Posted 24th November 2015 | 2 Comments

Franchising poses 'emerging risks' three years after West Coast collapse

RAIL franchising poses 'emerging risks', with uncertainty, delays and cost increases affecting major infrastructure works, the risk of reduced competition and 'potentially stretched' resources, according to a report published by the National Audit Office today.

However, it also concludes that the Department for Transport has improved the management of its rail franchising programme since the collapse of the Intercity West Coast competition just over three years ago.

The flawed award of the West Coast contract to FirstGroup had to be withdrawn after it became clear that there had been serious errors in the DfT's calculations, and the franchise will remain with Virgin and Stagecoach until at least 2017.

The NAO said that the Department has now 'largely addressed' the recommendations made by the NAO, the Committee of Public Accounts, and Sam Laidlaw, who was appointed to investigate how the errors had occurred, while Richard Brown was given the task of replanning the franchising programme.

The NAO found that the DfT 'has taken steps to improve its capability and has strengthened its leadership. It is also taking steps to strengthen its franchise management capacity and capability'.

It also concluded that the Department's decision to let 'direct awards' to incumbent operators was a 'sensible temporary measure' which 'may have missed opportunities to maximise value for money in the early direct awards because the benchmark used was too low and not designed for the purpose'.

Looking further ahead, the scale and complexity of planned infrastructure work and the major decisions which will have to be made about the construction schedule for High Speed 2 present further challenges for franchising, the NAO added.

Amyas Morse, head of the National Audit Office, said: “Since the collapse of the West Coast Main Line franchise competition, the Department has improved its management of rail franchising. Results of early franchise competitions indicate that returns to taxpayers could be higher than in the past.

“However, important risks remain. There is considerable uncertainty and volatility around the rail infrastructure improvement programme. And there are risks to effective competition should market interest decline. The Department recognises these challenges and is taking steps to address them.”

A spokesman for the Rail Delivery Group said: "The Rail Delivery Group is working with the government to improve further how passenger services are delivered, building on the solid achievements of the last three years. Providing services that meet the changing needs of passengers, taxpayers and wider stakeholders is key to building partnership between the railway and government.”

Reader Comments:

Views expressed in submitted comments are that of the author, and not necessarily shared by Railnews.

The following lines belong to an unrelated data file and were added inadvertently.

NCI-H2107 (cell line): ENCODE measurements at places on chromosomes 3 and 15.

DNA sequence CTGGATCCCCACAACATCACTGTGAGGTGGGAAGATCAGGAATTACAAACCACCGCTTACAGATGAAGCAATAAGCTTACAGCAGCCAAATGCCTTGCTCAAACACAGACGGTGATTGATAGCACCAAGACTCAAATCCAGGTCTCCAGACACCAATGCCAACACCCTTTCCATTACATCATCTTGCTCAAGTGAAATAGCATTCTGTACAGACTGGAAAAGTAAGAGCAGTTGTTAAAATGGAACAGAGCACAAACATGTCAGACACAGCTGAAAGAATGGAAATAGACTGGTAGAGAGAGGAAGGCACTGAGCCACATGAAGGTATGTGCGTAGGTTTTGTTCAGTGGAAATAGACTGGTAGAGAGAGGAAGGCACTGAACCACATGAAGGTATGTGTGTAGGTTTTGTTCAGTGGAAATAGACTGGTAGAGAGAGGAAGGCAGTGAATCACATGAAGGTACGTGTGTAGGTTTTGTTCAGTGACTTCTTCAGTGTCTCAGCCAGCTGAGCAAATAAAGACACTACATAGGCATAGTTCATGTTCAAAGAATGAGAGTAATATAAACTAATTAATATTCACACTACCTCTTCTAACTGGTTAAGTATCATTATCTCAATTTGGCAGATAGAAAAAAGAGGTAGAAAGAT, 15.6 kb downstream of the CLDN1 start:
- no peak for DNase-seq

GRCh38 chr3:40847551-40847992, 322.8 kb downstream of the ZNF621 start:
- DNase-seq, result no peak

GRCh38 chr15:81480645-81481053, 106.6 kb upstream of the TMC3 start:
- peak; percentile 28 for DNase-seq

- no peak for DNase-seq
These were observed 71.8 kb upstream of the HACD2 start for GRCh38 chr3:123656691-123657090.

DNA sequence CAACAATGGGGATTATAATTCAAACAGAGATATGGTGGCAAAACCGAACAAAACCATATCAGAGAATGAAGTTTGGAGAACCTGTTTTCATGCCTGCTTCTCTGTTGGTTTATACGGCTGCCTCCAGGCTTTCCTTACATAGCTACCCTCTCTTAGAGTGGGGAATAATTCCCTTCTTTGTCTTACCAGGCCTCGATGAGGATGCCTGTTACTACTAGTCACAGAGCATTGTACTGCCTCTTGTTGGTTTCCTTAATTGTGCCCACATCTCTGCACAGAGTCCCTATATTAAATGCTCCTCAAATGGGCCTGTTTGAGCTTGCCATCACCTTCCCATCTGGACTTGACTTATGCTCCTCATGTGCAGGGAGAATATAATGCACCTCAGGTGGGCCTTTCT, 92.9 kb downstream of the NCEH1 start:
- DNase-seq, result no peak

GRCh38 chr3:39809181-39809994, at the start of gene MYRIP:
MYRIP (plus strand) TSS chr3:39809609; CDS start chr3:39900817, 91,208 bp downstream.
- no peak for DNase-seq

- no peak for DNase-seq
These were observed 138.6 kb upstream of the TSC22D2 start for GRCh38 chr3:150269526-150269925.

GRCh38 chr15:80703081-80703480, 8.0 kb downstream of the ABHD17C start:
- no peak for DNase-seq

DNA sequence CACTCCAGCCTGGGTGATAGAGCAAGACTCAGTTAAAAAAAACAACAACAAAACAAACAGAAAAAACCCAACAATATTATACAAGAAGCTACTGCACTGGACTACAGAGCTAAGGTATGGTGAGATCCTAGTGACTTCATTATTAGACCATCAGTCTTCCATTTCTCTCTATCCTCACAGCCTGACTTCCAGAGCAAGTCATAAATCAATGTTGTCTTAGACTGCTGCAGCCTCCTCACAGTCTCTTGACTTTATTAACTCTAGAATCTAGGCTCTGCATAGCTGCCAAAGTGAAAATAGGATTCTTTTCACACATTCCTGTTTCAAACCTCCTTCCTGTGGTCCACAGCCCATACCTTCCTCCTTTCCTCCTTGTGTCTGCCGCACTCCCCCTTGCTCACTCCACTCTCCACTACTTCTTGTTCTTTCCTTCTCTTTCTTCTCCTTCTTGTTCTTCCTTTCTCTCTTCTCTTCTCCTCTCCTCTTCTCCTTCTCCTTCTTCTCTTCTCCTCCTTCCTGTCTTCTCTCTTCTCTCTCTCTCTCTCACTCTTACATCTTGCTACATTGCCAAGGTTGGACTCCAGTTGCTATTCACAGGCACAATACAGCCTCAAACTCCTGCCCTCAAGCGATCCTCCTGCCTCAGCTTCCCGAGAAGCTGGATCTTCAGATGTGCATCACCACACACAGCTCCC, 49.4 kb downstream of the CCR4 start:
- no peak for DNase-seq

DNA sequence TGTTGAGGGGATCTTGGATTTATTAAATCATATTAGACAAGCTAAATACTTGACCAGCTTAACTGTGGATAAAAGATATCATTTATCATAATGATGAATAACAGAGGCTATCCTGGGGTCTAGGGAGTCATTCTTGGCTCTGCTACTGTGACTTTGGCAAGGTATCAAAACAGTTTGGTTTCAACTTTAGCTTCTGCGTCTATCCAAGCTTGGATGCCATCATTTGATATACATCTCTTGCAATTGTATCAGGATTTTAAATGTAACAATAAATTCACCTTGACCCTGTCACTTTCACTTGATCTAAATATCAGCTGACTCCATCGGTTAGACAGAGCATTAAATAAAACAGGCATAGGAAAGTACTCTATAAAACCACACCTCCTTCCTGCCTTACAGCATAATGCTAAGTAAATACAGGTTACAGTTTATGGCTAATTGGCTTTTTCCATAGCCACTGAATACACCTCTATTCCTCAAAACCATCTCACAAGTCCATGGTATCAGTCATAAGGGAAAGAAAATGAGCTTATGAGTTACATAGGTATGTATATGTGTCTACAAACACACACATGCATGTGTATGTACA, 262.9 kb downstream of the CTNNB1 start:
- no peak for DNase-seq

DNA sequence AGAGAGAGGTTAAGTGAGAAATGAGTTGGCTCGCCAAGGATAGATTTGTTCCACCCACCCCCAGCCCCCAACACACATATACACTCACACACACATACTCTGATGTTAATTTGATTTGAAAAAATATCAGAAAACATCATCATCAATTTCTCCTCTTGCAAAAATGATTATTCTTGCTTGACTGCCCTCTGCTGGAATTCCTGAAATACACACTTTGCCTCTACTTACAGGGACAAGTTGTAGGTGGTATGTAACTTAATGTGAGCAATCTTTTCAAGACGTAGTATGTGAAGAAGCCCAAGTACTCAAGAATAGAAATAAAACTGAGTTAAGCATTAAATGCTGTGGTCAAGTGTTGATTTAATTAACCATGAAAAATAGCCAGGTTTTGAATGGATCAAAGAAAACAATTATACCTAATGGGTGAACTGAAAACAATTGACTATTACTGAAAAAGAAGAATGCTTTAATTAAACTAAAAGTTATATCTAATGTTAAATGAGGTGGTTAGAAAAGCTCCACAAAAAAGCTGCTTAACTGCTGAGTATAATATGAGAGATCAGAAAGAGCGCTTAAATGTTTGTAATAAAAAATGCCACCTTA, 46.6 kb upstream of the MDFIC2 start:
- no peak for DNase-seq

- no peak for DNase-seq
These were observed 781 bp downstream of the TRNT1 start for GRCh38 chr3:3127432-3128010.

• Chris Jones-Bridger, Buckley Flintshire

    If there is a lesson to be learnt from the fallout from the WCML franchise debacle it is that short term savings demanded of DfT by ministers in the early days of the 2010-15 Coalition Govt have exposed the industry to long term costs while the franchising timetable has been reset. In reality badly needed investment in capacity for a growing network is being deprived of cash diverted to botched administration. The unfolding shambles in NR's CP5 settlement has been symbolic of the faltering strategic guidance from DfT.

    The NAO adds to a growing list of reports into railway finances yet all fail to answer a fundamental concern, that is why there has been so much cost escalation in real terms in the industry since privatisation. Fragmentation has certainly introduced transaction costs between all parties but this doesn't explain the alarming escalation in project costs nor the way engineers and managers have accepted these costs as normal.

    One would have hoped that benchmarking exercises undertaken by ORR would have exposed the root cause of this phenomena however given that the existence of ORR itself is part of the malaise of bloated administration I'm not surprised by the lack of answers.

    Only DfT have a full picture of the railway's financial health. Is it too much to ask for an annual statement of profit or loss to be produced to enable the true value of subsidy, premium and investment to be evaluated?

  • david c smith, Bletchley

    The Competition and Monopolies Authority are currently running an investigation into passenger rail competition, to which Virgin and Stagecoach are suggesting de-franchising main line intercity operations , with open access competition involving TOC's bidding for "bundles of paths".

    i think this would be welcome, doing away with the current line-based monopoly franchises with their attendant heavily specified fixed-term contracts to give accountability. Hopefully accountability through effective competition can free operators to innovate, develop and invest long-term and be enterprising.

    As loca[ / commuter operations can't support effective competition , they will need a different approach.